Geoff Dyer's writings have encompassed virtually every subject under the sun. He's examined life on an aircraft carrier (Another Great Day At Sea), drawn inspiration from the lives of revered jazz musicians (But Beautiful), and envisioned a detective novel unlike any other (The Search). His essay collection Otherwise Known As the Human Condition won the National Book Critics Circle Award for Criticism, and his latest book, White Sands: Experiences From the Outside World, covers some of the same territory. In the pieces collected there, Dyer writes about traveling across the world, his fondness for large-scale art, and how his life changed after having a stroke. In this interview, Dyer discusses the books that have had a substantial impact on his life and writing.
Is there one book in particular that you'd say has changed your life?
Culture and Society by Raymond Williams.
How did you first encounter it? And how would you say that it's helped alter the direction of your life?
I read it while living in Brixton after studying English at Oxford. It changed my understanding of the books I'd read there, enlarged my sense of how literature connected to a larger culture and politics, and enabled me to make sense, retrospectively, of the process I'd lived through: coming from a working-class family, passing exams, education, and all that that entailed.
Has your relationship to it changed over time?
I went back to it recently because I was writing an introduction to another book by Williams — what an honor! — and felt again that original warmth and uplift. I read the same edition I'd first read more than thirty years earlier. It was dense with annotations. It remains a formative and wonderful book for me.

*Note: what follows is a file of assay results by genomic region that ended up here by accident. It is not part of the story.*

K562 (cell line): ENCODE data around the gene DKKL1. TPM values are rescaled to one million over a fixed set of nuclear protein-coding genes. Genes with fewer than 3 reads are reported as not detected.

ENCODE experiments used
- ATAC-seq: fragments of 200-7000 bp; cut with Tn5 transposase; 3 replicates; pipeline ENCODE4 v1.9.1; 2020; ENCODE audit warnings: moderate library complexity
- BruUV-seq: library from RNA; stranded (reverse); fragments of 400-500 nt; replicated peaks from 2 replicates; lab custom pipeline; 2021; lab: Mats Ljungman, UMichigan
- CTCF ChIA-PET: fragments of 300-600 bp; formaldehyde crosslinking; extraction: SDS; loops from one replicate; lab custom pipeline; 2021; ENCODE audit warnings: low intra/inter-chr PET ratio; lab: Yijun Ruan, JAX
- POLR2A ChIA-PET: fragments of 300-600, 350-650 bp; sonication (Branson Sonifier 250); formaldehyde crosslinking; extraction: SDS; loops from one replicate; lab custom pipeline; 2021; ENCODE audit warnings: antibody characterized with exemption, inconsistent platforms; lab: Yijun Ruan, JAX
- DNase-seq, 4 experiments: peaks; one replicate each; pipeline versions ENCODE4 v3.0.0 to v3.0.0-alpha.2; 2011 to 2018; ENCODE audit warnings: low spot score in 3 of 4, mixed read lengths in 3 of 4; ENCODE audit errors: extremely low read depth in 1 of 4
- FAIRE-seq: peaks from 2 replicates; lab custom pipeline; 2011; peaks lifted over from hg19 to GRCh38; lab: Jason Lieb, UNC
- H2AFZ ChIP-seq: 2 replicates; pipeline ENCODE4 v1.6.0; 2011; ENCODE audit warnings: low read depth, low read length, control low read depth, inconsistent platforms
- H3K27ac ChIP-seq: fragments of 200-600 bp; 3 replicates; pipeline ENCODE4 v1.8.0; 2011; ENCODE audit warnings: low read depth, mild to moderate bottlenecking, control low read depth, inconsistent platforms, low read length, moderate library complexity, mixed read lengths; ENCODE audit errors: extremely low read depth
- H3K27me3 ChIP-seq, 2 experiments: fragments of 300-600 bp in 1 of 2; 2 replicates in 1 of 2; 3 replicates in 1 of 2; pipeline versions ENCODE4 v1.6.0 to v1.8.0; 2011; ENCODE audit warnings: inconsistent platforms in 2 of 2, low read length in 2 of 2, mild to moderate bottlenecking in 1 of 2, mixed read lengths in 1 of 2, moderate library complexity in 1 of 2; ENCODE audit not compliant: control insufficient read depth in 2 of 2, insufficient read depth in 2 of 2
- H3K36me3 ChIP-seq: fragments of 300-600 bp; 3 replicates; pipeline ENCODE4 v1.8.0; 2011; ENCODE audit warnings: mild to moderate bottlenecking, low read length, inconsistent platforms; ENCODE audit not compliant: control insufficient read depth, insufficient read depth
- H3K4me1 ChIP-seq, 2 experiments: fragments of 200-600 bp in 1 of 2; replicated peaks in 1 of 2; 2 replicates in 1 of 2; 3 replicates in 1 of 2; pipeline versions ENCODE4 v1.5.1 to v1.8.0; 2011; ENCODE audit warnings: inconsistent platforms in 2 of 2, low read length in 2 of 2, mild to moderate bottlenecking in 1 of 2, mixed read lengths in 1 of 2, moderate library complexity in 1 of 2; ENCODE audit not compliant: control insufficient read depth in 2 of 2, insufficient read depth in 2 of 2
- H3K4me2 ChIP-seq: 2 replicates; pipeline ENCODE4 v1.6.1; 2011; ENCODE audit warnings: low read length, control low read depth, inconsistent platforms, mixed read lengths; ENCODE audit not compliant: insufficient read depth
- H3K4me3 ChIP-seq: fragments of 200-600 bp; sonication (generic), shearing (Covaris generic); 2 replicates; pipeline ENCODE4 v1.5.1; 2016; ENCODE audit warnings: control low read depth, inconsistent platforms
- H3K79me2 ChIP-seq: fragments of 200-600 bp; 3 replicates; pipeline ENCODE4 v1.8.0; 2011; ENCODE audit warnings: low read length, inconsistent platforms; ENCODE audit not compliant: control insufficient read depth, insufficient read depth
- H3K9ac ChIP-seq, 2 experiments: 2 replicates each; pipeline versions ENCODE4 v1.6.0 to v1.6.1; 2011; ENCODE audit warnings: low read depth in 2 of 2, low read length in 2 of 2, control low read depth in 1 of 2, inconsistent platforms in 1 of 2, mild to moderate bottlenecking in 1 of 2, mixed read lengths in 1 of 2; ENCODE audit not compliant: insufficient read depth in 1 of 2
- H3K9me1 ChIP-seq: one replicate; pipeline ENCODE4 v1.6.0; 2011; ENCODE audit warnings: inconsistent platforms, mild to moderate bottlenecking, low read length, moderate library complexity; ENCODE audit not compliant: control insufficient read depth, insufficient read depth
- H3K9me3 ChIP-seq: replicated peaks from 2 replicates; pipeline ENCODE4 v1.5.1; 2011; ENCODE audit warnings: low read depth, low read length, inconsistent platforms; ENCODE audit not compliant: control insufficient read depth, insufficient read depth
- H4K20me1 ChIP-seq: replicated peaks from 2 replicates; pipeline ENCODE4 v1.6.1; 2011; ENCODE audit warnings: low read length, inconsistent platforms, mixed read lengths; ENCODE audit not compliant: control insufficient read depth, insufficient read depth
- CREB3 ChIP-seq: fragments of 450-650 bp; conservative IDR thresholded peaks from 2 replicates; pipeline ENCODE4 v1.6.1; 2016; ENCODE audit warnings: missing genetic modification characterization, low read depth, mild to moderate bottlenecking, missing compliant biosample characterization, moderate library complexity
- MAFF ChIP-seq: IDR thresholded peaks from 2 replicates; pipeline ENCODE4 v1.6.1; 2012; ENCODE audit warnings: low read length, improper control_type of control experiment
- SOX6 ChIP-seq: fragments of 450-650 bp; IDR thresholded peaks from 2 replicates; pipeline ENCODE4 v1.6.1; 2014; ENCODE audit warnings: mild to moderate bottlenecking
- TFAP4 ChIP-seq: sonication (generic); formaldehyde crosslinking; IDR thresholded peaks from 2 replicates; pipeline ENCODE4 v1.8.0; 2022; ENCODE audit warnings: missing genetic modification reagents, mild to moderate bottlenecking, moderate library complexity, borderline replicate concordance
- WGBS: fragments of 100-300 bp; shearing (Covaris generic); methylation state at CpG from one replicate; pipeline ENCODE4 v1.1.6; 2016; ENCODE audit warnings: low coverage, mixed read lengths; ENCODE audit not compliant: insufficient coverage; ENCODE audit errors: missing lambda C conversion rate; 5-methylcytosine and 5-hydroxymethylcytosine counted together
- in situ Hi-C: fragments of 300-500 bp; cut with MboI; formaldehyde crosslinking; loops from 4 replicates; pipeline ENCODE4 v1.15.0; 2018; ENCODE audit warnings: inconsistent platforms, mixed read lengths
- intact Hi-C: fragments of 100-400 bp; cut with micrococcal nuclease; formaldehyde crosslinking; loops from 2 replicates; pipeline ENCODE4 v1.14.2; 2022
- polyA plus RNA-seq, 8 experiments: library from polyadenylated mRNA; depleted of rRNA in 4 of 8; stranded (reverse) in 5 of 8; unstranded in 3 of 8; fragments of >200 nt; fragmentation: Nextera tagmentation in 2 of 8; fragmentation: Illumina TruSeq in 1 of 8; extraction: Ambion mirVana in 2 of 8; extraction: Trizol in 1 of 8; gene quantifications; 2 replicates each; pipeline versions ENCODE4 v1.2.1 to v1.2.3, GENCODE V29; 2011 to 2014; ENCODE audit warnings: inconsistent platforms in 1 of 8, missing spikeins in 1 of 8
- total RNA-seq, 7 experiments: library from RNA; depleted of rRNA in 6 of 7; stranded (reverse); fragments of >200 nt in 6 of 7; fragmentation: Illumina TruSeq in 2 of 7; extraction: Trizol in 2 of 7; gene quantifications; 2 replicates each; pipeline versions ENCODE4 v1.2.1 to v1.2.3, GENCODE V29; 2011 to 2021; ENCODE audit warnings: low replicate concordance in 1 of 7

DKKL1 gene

Your nonfiction includes writings about works that you admire by the likes of D.H. Lawrence, Rebecca West, and John Berger. Do you find yourself revisiting these books with any frequency?
Yes, definitely. There are always new bits and pieces of mad insight in Lawrence that I've not seen before: poems and paragraphs and things in the letters that amaze. You can turn to any page of West’s Black Lamb and Grey Falcon and find something incredible. I assumed I'd read everything in the new selection of Berger’s writings on art — Portraits, edited by Tom Overton — but there were some things I'd not seen before, like the piece on Rothko: mind-blowingly great.
White Sands opens with a note describing the line between fiction and nonfiction. Was there one work in particular that helped show that you that the line between the two was malleable?
Not a single work, but several books by Berger: Pig Earth, the first volume in the peasant trilogy, the book about Picasso (The Success and Failure of Picasso), and Art and Revolution — because of their formal innovation.
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